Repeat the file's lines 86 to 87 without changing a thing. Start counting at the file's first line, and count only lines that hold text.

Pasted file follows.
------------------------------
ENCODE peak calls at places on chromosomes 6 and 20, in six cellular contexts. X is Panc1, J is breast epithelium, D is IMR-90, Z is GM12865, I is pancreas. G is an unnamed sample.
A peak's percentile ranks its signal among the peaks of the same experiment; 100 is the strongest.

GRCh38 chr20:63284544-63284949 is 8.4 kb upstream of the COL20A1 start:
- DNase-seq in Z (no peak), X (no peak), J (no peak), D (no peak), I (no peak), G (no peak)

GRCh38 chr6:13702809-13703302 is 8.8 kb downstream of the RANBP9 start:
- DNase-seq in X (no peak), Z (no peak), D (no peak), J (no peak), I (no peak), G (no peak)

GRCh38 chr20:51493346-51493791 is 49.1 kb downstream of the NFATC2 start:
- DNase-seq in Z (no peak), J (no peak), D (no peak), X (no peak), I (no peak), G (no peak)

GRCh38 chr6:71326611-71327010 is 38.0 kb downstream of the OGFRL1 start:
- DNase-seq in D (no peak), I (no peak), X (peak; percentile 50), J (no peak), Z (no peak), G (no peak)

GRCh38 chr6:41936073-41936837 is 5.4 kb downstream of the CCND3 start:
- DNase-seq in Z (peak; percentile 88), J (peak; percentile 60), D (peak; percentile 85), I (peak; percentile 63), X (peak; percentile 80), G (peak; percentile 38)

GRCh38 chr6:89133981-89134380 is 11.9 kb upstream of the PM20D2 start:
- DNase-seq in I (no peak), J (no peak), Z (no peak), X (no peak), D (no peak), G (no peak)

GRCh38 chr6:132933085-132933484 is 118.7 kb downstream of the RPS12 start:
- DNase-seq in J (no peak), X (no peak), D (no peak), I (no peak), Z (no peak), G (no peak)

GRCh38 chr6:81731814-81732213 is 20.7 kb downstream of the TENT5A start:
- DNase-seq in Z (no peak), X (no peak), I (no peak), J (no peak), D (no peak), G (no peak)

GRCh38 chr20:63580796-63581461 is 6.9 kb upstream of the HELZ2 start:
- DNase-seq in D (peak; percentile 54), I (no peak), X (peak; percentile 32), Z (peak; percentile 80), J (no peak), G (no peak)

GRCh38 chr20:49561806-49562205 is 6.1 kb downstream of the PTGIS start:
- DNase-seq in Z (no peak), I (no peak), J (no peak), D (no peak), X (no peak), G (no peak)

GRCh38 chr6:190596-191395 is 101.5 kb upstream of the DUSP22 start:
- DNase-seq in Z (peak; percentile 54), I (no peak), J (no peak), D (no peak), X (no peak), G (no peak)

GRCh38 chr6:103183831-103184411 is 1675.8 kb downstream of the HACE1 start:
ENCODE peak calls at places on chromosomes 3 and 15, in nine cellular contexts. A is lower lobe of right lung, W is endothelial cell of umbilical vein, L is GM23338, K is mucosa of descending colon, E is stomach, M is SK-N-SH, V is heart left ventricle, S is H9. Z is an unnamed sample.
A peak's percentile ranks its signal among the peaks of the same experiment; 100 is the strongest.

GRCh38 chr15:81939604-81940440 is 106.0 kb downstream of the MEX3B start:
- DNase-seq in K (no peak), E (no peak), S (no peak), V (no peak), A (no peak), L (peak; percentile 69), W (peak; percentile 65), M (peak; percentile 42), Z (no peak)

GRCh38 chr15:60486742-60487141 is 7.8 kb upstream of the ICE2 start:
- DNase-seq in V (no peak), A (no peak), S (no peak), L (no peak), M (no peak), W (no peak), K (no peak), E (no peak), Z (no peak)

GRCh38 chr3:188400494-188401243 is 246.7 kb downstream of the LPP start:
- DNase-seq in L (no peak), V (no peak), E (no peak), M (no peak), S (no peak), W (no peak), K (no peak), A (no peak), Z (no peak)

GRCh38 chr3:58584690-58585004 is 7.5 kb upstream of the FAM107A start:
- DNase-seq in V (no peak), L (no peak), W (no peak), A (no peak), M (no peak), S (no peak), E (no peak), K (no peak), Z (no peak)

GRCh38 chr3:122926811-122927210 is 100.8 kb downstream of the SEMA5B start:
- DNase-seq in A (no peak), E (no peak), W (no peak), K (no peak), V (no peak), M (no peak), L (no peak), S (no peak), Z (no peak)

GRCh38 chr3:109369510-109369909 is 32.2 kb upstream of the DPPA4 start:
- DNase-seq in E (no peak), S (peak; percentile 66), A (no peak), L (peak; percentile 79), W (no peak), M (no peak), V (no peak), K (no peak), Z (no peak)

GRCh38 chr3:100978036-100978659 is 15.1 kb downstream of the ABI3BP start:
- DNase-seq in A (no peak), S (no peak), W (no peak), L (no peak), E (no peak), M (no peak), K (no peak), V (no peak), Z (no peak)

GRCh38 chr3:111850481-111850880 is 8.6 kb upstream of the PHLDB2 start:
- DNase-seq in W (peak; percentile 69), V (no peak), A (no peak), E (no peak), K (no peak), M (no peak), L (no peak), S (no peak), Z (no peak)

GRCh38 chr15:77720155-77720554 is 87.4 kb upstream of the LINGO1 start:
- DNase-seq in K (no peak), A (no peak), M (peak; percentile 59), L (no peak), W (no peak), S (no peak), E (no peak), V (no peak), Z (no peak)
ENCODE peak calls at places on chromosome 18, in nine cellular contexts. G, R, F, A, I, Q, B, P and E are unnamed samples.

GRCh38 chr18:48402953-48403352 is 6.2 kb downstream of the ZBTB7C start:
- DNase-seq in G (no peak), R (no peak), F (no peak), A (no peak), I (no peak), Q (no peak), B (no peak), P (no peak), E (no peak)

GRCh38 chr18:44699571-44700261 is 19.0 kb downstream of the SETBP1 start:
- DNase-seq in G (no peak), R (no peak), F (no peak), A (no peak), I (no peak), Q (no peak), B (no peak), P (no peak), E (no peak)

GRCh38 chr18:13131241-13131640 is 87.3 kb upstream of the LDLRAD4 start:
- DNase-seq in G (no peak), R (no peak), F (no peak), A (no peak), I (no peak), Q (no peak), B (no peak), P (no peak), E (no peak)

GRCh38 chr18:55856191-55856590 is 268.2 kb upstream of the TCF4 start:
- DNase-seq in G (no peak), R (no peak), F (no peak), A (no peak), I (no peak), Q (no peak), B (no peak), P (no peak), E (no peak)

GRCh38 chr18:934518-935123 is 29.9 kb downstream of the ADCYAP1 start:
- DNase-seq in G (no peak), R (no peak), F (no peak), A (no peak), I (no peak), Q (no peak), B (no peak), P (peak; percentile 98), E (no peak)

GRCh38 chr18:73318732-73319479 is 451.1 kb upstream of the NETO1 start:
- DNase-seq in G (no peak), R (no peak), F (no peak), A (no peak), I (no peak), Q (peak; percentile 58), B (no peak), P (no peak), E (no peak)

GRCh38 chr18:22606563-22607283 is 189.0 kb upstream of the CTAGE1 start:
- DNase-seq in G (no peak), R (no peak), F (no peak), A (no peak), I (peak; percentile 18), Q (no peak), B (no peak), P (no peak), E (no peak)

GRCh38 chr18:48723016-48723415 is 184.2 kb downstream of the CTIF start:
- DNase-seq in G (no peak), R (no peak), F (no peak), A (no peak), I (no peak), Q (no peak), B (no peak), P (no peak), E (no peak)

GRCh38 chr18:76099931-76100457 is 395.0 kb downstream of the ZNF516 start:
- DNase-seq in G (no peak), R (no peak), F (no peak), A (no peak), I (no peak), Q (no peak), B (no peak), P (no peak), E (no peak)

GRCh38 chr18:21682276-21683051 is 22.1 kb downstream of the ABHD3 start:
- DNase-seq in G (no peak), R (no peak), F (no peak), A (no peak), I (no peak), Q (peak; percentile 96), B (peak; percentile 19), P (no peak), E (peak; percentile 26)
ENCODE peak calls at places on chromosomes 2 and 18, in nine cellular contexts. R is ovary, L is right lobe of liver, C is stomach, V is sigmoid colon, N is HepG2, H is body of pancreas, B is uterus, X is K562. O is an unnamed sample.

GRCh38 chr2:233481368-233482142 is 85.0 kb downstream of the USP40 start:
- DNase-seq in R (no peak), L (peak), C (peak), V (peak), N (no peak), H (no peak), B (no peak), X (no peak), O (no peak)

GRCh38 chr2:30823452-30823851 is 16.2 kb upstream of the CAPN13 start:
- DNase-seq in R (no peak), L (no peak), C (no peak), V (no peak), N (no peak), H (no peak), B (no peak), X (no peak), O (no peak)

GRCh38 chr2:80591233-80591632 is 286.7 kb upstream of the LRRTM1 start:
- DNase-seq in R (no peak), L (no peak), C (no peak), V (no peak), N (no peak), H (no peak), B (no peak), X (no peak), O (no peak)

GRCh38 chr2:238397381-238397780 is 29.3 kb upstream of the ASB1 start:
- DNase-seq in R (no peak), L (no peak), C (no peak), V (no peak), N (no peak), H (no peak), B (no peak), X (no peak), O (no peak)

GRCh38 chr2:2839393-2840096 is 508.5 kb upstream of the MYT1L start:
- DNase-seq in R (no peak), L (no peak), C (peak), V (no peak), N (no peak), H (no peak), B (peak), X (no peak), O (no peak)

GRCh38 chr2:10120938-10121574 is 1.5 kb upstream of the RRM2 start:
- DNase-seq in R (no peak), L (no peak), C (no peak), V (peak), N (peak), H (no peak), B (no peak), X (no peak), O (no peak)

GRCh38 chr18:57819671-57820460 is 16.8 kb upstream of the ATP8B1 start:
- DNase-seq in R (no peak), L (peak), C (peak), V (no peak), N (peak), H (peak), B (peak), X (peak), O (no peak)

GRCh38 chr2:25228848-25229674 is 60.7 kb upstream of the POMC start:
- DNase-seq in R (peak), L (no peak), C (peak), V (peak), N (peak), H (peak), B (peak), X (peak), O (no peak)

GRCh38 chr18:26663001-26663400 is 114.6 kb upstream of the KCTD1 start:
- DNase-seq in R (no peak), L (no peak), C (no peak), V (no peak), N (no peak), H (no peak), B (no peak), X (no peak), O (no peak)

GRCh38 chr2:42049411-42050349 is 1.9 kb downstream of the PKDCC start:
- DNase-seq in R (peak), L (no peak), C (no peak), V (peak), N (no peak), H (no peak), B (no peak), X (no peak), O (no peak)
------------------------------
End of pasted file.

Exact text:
GRCh38 chr2:42049411-42050349 is 1.9 kb downstream of the PKDCC start:
- DNase-seq in R (peak), L (no peak), C (no peak), V (peak), N (no peak), H (no peak), B (no peak), X (no peak), O (no peak)